Being a largely urban population in a country that’s relatively flat, most of us don’t have access to mountains. And unfortunately many of the iconic and appealing trail and ultra races in Australia and abroad have significant vertical gain in them. It’s easy for a runner to think that they’re not going to be able to train suitably for these events. Alas, don’t let your vertically challenged terrain put you off taking on your dream race. Here are a few tips on what you can do in training to prepare for a mountain epic, even if you live in Perth!
- Stair Reps
Whether it’s a few flights of stairs in your apartment block or a long set of steps in a local park, if you can rack up a weekly session on the stairs you’ll be building leg strength in no time. Ease into things by doing just a few reps during your general runs, then as you feel more in control and comfortable you can start doing specific sessions. It’s good to alternate walking, running single steps and doing two steps at a time. Focus on good technique take it easy on the way down to avoid falling!
- Weighted Hill Repeats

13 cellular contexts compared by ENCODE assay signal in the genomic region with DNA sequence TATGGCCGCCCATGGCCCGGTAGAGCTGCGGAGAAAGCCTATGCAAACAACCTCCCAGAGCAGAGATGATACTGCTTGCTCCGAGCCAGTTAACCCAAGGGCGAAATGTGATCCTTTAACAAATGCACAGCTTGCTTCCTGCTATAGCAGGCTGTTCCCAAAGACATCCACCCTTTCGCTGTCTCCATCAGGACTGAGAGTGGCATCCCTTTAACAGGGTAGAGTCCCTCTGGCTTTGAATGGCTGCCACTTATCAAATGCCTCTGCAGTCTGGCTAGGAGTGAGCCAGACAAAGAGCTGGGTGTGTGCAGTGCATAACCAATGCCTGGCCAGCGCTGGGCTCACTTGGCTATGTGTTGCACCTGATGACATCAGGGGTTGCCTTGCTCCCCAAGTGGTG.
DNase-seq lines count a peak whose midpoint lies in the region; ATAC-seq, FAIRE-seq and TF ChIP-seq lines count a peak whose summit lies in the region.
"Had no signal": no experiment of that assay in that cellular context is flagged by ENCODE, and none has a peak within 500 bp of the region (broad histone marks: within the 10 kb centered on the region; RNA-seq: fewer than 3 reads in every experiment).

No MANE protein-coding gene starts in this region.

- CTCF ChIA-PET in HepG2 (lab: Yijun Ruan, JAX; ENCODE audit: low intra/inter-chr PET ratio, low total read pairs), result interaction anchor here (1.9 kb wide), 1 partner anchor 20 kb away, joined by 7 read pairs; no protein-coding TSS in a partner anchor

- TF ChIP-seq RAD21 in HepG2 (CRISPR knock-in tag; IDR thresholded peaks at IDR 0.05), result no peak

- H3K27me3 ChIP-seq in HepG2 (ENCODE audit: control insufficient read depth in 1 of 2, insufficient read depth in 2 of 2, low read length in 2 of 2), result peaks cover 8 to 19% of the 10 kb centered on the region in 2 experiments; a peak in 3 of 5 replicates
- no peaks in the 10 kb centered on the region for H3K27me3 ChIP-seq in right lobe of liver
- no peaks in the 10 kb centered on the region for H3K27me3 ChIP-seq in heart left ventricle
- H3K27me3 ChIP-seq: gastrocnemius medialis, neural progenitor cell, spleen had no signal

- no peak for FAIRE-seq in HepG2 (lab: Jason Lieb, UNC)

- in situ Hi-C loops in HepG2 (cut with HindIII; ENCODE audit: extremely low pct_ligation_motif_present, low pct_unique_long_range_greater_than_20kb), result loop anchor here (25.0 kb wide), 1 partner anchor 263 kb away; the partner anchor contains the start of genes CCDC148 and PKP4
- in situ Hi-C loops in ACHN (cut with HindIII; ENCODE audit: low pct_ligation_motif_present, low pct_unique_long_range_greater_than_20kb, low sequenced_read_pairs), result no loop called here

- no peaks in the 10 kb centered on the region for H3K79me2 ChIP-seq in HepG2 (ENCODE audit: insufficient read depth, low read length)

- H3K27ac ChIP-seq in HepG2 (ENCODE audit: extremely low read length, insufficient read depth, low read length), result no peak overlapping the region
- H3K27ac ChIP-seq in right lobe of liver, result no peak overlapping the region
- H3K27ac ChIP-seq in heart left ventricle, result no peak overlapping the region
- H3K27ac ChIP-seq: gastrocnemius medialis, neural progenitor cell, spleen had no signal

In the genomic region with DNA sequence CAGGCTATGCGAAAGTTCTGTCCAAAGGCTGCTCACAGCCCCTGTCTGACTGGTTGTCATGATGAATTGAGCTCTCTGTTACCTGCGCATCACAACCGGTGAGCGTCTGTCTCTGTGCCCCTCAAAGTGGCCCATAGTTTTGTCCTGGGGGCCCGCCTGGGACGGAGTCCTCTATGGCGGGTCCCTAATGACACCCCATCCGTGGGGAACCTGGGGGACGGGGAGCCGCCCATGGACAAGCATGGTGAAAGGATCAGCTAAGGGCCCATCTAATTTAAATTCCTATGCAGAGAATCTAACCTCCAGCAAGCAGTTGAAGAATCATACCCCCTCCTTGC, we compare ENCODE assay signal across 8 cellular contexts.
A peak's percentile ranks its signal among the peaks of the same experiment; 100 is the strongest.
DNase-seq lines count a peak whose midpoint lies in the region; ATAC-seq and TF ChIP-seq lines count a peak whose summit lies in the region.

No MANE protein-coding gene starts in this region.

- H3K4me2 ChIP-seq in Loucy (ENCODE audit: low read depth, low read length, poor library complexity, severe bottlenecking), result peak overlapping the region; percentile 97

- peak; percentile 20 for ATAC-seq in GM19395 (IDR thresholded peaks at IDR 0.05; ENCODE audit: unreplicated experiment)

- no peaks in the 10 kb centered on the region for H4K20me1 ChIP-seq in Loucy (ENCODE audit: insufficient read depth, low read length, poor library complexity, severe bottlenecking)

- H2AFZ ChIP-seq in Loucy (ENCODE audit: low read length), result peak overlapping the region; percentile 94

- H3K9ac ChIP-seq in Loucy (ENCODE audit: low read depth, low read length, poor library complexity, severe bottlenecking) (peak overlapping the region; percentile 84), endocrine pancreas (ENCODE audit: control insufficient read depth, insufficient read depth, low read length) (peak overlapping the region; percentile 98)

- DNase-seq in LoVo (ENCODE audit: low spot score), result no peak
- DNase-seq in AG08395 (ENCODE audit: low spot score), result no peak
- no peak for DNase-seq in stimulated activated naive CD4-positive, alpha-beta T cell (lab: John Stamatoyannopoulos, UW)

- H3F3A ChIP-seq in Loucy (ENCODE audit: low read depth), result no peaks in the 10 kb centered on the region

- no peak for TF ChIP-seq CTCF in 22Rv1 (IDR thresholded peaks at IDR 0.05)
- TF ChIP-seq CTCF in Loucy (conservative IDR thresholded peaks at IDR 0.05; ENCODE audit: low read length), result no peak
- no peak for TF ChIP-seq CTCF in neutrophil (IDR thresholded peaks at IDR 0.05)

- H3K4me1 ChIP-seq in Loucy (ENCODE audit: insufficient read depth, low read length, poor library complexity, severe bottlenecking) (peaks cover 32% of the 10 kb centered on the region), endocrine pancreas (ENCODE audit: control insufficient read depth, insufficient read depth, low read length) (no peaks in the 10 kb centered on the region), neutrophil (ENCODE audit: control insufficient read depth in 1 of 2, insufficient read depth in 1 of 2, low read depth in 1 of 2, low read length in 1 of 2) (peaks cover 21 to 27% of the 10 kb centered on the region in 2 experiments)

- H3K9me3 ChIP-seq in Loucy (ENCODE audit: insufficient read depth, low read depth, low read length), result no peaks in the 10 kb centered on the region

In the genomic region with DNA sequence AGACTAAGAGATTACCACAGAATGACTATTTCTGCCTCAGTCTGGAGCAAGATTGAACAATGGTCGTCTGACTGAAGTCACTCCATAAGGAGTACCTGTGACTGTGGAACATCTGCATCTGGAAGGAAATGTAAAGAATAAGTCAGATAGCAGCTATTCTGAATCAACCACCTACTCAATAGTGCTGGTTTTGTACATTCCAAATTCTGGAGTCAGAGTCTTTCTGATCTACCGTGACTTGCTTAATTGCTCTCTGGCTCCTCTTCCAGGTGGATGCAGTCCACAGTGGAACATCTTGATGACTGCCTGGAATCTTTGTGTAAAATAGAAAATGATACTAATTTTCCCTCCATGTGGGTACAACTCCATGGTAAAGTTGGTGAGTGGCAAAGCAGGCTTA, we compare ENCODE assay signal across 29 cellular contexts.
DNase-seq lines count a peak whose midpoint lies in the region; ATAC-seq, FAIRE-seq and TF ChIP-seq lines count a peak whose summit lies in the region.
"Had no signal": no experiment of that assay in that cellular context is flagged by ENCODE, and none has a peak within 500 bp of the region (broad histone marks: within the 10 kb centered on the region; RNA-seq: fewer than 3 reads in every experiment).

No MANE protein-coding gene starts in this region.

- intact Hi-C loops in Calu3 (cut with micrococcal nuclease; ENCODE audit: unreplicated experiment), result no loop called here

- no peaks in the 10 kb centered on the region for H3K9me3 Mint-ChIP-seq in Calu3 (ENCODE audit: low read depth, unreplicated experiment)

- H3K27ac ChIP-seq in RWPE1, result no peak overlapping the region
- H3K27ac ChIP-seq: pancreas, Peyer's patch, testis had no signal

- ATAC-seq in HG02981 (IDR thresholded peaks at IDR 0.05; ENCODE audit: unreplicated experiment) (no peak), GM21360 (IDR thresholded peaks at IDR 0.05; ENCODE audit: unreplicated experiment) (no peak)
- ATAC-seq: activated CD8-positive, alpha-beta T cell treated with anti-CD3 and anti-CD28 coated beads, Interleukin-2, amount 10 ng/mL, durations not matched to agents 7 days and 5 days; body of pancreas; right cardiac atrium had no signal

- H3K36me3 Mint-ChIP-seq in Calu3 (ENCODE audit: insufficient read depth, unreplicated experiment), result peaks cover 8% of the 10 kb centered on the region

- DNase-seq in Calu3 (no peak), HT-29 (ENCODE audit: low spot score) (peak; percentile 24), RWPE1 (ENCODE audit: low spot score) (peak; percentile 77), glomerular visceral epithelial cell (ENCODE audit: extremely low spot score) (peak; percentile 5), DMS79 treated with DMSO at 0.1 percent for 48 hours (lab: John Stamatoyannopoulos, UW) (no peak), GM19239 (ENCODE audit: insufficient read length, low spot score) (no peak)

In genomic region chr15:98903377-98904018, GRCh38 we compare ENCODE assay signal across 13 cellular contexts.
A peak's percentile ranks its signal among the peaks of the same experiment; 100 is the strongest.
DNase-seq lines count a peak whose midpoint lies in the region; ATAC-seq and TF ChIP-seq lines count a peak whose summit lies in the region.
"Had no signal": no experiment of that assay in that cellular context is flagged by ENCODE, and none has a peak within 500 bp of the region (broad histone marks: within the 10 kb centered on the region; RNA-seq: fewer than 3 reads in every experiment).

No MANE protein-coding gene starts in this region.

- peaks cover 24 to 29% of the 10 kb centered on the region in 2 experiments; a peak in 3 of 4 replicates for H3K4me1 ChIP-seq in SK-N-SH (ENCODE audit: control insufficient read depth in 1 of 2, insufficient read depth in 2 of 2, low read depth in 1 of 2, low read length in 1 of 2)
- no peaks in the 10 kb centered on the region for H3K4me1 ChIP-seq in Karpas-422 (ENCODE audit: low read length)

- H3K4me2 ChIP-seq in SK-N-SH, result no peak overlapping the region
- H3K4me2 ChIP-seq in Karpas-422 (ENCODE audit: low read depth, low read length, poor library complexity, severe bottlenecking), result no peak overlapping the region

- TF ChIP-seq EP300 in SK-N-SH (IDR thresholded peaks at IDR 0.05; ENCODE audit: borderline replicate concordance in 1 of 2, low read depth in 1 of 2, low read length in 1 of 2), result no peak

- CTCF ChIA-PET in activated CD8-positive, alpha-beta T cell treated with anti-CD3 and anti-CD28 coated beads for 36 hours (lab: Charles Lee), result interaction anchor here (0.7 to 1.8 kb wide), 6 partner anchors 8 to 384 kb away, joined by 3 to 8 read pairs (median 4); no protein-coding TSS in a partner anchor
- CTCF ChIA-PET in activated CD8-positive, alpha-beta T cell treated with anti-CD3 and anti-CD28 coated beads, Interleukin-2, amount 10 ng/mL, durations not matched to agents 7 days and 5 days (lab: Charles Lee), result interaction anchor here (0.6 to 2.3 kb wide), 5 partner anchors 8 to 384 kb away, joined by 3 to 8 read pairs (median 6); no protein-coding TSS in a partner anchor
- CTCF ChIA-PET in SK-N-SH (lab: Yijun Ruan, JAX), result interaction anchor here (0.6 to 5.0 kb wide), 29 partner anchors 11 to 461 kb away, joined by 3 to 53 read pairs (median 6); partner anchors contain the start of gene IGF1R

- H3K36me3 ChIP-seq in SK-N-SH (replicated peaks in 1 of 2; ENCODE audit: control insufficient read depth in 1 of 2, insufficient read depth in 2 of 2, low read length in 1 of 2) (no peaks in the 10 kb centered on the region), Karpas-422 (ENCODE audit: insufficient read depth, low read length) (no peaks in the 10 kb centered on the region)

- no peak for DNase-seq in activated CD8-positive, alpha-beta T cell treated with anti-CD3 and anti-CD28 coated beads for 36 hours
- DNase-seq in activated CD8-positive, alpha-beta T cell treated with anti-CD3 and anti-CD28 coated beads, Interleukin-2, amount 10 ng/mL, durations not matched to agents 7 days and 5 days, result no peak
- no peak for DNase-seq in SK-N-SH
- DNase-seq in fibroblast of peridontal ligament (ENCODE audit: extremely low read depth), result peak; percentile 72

If you only have a short hill and not a ‘mountain’ to run up, then add some mass to your workout via a weighted vest, carrying some dumbbells or simply wearing a race pack full of water. Like with the stairs, hit the hill with good technique and don’t worry about how fast you run, just focus on time on feet and rack up as many reps as your quads can handle.
Yes, cyclists get a bad wrap, but they’re actually a great bunch….in general. Get yourself a bike or sit on a trainer at the gym and rack up some time in the saddle. It’s a fantastic way to develop leg strength. Start with 60 minute rides as a recovery session and build to 3 hours steady as a once a week alternative to running. If time is limited, a couple one hour spins a week is fine.
- Gym Work
Weight training plays an important role in any running program, but even more so if you don’t have access to hills and want to build leg strength. Talk to your local gym instructor about what you’re planning to do and they should be able to develop a specific program to suit your needs. It’s also a good idea to do a short, easy jog after the session just to get use to running on tired pins.